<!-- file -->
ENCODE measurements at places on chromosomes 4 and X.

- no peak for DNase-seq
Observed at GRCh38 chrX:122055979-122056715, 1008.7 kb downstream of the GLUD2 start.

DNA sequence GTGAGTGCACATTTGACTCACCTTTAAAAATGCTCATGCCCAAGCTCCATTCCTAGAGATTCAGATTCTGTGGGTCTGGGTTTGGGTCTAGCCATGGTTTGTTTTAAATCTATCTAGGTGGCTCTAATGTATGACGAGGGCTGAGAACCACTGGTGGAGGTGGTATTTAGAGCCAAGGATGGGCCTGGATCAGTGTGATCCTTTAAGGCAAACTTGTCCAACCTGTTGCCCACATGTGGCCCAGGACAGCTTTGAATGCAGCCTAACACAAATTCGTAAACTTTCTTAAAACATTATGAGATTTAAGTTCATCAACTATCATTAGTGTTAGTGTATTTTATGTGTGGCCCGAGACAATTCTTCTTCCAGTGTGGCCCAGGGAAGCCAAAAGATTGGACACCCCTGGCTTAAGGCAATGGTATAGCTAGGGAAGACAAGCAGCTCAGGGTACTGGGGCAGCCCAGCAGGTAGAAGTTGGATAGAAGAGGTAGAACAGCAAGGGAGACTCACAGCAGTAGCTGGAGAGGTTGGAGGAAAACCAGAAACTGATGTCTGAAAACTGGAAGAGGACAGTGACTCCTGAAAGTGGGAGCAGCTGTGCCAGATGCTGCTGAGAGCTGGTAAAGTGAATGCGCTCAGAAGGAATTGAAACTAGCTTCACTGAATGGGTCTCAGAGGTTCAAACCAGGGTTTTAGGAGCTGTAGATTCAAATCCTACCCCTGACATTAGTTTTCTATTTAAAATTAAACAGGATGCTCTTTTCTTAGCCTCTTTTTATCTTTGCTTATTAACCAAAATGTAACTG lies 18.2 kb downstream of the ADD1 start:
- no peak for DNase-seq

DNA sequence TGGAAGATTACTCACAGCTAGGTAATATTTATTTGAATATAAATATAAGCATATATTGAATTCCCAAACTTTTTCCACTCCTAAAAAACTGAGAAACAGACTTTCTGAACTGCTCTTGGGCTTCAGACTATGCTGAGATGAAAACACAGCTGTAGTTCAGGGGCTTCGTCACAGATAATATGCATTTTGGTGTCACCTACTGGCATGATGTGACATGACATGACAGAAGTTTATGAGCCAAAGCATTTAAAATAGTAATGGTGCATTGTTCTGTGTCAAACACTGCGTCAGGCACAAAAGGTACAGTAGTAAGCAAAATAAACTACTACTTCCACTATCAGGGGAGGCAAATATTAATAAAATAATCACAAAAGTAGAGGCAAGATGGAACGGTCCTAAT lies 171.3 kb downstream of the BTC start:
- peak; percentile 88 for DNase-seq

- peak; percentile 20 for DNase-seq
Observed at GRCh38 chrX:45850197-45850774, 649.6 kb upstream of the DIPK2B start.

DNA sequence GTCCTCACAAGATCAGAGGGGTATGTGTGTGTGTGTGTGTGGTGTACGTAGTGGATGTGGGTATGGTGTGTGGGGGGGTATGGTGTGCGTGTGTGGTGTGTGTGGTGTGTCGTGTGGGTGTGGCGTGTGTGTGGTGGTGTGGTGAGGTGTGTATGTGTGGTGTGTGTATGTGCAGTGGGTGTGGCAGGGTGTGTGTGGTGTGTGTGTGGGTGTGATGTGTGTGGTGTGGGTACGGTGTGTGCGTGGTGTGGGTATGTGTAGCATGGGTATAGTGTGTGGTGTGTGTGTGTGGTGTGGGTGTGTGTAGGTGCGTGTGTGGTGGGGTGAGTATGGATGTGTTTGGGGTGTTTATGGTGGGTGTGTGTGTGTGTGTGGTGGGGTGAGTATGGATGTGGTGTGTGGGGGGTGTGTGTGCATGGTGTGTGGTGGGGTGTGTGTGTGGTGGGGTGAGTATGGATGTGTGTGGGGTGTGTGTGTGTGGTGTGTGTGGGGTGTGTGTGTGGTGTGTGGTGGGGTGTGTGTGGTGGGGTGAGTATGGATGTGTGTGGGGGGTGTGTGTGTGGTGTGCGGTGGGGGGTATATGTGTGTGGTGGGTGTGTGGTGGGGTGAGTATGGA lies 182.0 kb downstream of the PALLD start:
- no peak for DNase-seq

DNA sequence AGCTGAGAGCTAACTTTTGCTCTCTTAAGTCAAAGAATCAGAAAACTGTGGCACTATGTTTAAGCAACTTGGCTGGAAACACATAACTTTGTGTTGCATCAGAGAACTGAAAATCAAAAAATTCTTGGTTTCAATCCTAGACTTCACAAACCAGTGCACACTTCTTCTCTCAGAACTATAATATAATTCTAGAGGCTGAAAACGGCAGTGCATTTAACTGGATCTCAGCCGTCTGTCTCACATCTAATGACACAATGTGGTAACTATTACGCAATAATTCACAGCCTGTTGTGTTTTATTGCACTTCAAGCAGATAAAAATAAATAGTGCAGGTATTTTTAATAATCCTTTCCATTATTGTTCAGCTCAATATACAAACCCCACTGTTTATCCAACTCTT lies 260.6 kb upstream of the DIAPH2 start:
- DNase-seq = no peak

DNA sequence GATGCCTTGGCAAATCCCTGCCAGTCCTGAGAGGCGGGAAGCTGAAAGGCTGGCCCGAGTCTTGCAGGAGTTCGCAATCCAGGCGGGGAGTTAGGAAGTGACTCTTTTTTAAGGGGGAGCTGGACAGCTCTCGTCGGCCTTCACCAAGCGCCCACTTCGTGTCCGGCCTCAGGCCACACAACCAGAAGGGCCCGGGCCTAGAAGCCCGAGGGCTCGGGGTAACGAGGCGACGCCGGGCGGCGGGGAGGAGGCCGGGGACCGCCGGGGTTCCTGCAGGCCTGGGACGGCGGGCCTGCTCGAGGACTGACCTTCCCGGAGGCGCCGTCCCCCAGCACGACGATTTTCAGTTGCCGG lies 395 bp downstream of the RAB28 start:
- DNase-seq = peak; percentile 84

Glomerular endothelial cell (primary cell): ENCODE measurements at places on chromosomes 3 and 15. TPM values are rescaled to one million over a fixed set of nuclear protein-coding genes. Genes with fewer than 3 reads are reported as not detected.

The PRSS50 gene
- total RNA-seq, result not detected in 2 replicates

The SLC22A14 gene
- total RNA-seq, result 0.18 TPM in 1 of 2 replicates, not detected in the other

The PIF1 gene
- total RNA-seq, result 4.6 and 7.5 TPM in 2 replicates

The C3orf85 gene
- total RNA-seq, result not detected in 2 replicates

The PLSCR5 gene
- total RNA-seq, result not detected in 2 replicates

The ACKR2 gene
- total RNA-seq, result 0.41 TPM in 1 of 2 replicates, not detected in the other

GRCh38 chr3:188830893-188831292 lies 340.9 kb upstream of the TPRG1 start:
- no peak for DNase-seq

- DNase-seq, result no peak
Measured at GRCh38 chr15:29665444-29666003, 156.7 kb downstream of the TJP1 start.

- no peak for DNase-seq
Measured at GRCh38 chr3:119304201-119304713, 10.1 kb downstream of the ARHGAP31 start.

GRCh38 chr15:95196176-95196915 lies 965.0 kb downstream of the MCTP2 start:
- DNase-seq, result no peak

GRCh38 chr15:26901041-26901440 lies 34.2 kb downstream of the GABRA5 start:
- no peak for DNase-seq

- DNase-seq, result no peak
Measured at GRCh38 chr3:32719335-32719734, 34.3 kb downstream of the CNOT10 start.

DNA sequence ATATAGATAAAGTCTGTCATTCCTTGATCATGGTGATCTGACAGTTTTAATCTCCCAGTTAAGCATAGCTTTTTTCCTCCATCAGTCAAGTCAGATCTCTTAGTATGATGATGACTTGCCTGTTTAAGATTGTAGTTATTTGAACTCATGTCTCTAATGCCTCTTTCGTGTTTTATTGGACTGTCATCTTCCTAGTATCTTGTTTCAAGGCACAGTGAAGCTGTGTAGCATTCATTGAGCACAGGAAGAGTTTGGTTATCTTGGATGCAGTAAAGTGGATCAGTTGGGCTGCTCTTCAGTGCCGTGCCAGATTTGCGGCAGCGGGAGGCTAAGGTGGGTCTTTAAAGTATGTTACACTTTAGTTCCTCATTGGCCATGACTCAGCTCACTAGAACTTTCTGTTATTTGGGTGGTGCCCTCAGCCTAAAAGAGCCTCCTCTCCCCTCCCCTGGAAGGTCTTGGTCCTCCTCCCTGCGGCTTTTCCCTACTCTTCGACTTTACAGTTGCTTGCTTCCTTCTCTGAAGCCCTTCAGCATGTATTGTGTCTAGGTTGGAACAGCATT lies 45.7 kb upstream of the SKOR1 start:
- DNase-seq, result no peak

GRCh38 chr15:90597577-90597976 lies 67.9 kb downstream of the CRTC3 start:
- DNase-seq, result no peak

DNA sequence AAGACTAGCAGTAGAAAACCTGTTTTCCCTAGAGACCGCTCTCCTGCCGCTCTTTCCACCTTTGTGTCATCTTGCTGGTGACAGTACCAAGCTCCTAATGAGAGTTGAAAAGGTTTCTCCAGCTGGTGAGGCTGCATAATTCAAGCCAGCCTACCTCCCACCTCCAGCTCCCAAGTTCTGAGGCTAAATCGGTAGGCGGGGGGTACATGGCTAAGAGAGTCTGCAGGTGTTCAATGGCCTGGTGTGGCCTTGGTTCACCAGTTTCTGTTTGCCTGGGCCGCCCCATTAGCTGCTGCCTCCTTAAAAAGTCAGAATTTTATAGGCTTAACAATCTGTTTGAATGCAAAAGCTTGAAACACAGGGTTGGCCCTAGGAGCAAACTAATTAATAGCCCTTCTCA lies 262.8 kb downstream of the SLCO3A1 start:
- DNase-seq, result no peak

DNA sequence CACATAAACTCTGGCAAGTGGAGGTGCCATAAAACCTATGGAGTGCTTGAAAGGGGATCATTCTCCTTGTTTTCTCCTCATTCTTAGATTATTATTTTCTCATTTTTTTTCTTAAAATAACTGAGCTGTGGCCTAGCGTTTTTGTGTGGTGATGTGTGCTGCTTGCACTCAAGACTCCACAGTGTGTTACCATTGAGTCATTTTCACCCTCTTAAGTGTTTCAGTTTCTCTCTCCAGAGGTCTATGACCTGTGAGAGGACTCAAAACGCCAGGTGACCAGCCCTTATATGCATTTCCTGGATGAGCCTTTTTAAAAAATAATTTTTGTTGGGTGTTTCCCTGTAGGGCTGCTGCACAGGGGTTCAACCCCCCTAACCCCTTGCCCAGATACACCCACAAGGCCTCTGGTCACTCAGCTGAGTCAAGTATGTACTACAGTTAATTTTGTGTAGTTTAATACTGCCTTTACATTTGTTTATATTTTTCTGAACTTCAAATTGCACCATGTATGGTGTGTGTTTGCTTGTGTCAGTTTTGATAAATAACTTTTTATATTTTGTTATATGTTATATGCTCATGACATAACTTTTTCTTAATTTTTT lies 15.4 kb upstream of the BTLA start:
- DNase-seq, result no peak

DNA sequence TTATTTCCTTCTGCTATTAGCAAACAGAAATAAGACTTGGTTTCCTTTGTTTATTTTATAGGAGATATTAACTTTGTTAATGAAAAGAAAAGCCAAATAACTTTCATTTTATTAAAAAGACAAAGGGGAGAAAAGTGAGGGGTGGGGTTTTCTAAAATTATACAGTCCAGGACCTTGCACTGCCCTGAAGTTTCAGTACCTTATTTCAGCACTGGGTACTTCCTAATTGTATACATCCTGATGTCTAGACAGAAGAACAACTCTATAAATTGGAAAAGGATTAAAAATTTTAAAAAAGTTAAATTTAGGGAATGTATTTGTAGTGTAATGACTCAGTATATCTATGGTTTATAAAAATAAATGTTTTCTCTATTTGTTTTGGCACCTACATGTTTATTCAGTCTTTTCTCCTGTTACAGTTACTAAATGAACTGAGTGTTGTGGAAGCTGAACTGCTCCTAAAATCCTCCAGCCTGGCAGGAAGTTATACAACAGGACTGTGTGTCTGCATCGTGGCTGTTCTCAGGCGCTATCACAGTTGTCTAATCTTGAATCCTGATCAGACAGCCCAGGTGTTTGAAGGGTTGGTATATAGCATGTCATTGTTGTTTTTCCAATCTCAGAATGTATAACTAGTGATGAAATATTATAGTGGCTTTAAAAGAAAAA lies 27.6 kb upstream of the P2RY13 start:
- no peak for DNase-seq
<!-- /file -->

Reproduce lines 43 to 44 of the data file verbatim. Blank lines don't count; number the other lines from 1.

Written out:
GRCh38 chr15:90597577-90597976 lies 67.9 kb downstream of the CRTC3 start:
- DNase-seq, result no peak